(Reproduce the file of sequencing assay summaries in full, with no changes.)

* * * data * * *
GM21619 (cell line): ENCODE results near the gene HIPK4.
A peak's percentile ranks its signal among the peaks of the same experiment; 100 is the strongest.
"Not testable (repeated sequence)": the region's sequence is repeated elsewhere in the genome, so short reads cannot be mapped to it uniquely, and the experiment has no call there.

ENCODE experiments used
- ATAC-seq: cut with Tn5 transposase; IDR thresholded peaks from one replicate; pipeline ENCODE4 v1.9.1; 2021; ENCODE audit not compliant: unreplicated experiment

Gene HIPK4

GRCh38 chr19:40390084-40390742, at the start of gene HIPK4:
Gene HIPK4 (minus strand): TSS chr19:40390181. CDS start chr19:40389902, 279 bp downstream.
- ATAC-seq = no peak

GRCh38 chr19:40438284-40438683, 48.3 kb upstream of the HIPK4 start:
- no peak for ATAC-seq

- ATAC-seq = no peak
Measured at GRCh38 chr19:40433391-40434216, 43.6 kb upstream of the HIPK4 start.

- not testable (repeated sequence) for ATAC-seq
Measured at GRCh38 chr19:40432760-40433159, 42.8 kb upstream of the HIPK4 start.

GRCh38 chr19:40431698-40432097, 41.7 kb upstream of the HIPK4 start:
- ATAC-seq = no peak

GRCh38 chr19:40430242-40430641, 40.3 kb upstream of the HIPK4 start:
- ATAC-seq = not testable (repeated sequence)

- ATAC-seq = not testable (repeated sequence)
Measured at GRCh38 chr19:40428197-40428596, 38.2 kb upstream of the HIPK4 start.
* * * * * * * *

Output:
GM21619 (cell line): ENCODE results near the gene HIPK4.
A peak's percentile ranks its signal among the peaks of the same experiment; 100 is the strongest.
"Not testable (repeated sequence)": the region's sequence is repeated elsewhere in the genome, so short reads cannot be mapped to it uniquely, and the experiment has no call there.

ENCODE experiments used
- ATAC-seq: cut with Tn5 transposase; IDR thresholded peaks from one replicate; pipeline ENCODE4 v1.9.1; 2021; ENCODE audit not compliant: unreplicated experiment

Gene HIPK4

GRCh38 chr19:40390084-40390742, at the start of gene HIPK4:
Gene HIPK4 (minus strand): TSS chr19:40390181. CDS start chr19:40389902, 279 bp downstream.
- ATAC-seq = no peak

GRCh38 chr19:40438284-40438683, 48.3 kb upstream of the HIPK4 start:
- no peak for ATAC-seq

- ATAC-seq = no peak
Measured at GRCh38 chr19:40433391-40434216, 43.6 kb upstream of the HIPK4 start.

- not testable (repeated sequence) for ATAC-seq
Measured at GRCh38 chr19:40432760-40433159, 42.8 kb upstream of the HIPK4 start.

GRCh38 chr19:40431698-40432097, 41.7 kb upstream of the HIPK4 start:
- ATAC-seq = no peak

GRCh38 chr19:40430242-40430641, 40.3 kb upstream of the HIPK4 start:
- ATAC-seq = not testable (repeated sequence)

- ATAC-seq = not testable (repeated sequence)
Measured at GRCh38 chr19:40428197-40428596, 38.2 kb upstream of the HIPK4 start.